- The Washington Times - Wednesday, November 24, 2004


Republican Dino Rossi came out ahead in the recount for Washington governor yesterday by 42 votes out of more than 2.8 million cast, and the Democrats are expected to demand yet another recount that could drag on past Christmas.

Mr. Rossi’s campaign declared victory and urged Democratic state Attorney General Christine Gregoire to concede, saying there is no point in dragging the state through a third count.

“It’s time for our state to move forward,” said Mr. Rossi, whose campaign started calling him “governor-elect.”

“As far as we’re concerned, Dino has won. Dino has won twice,” said Mary Lane, a spokeswoman for Mr. Rossi. “It remains to be seen what Christine Gregoire will do after losing two counts.”

But Democrats said they want another recount, meaning the outcome of the nation’s last undecided race for governor may not be known until Christmas.

Mrs. Gregoire told reporters and supporters in Seattle, “Every vote should be counted. The race continues. A 42-vote margin, my friends, that is a tied race.”

The recount that wrapped up yesterday was done by machine. The campaigns or their parties can now request a hand recount in some or all the counties, but they have to pay for it.

Mr. Rossi trailed in polls throughout the campaign, but he emerged with a 261-vote lead after the initial vote tally ended last week. The margin was so tiny that it triggered the automatic recount.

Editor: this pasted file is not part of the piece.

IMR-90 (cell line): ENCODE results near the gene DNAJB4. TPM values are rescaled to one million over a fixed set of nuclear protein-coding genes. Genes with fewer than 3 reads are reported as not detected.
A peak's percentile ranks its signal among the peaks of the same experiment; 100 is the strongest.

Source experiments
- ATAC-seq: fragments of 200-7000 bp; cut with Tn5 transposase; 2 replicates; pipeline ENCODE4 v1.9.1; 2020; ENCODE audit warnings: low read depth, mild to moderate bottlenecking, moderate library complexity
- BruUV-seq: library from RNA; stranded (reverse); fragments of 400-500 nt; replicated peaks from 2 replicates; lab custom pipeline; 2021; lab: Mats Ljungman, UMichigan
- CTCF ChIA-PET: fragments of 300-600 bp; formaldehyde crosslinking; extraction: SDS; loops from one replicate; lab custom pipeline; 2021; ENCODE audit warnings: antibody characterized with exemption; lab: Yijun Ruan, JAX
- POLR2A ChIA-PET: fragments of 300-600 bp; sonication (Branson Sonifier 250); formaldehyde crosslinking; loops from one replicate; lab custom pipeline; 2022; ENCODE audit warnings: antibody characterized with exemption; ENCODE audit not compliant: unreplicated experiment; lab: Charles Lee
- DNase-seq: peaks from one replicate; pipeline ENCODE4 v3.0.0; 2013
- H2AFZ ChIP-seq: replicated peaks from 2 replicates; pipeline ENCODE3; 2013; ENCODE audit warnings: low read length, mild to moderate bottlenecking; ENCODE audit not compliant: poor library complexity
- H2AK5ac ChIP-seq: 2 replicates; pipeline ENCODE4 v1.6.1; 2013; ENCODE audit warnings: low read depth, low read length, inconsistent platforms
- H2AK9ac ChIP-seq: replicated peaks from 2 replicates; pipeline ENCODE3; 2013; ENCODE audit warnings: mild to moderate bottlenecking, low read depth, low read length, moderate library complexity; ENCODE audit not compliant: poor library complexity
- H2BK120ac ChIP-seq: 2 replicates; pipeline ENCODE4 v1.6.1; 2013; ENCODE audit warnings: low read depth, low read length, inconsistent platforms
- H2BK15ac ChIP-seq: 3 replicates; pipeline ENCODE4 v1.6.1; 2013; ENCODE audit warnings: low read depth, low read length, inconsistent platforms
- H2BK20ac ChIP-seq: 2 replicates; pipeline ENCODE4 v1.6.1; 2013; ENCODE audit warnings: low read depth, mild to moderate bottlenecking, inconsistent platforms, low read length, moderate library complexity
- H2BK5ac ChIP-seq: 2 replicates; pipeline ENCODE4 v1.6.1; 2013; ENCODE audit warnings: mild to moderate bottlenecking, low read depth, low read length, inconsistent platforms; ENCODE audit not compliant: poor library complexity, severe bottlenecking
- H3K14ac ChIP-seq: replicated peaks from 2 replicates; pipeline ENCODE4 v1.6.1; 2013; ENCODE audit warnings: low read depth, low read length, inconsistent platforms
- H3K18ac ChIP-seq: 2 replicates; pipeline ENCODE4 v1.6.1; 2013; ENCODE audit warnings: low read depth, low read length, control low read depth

Even before the last big surge of ballots was tallied, the Democrats had signaled they would seek a hand recount in at least part of the state if Mrs. Gregoire ended up on the short end. Democrats said afterward they still were weighing their options.

Secretary of State Sam Reed, the state’s chief elections officer, said he plans to certify the machine recount Tuesday.

The campaigns or their parties have three business days to request a full or partial manual recount at their own expense.

Mr. Reed said he would probably direct that such a recount begin Dec. 6, and that the job could last until about Christmas. If a partial recount changes the outcome, state law requires a manual recount in the rest of the state. That would extend the uncertainty past Christmas. Inauguration day is Jan. 12.

Mrs. Gregoire said the Democratic Party has indicated that it is willing to pay for the recount. A statewide recount would cost the Democrats about $700,000.

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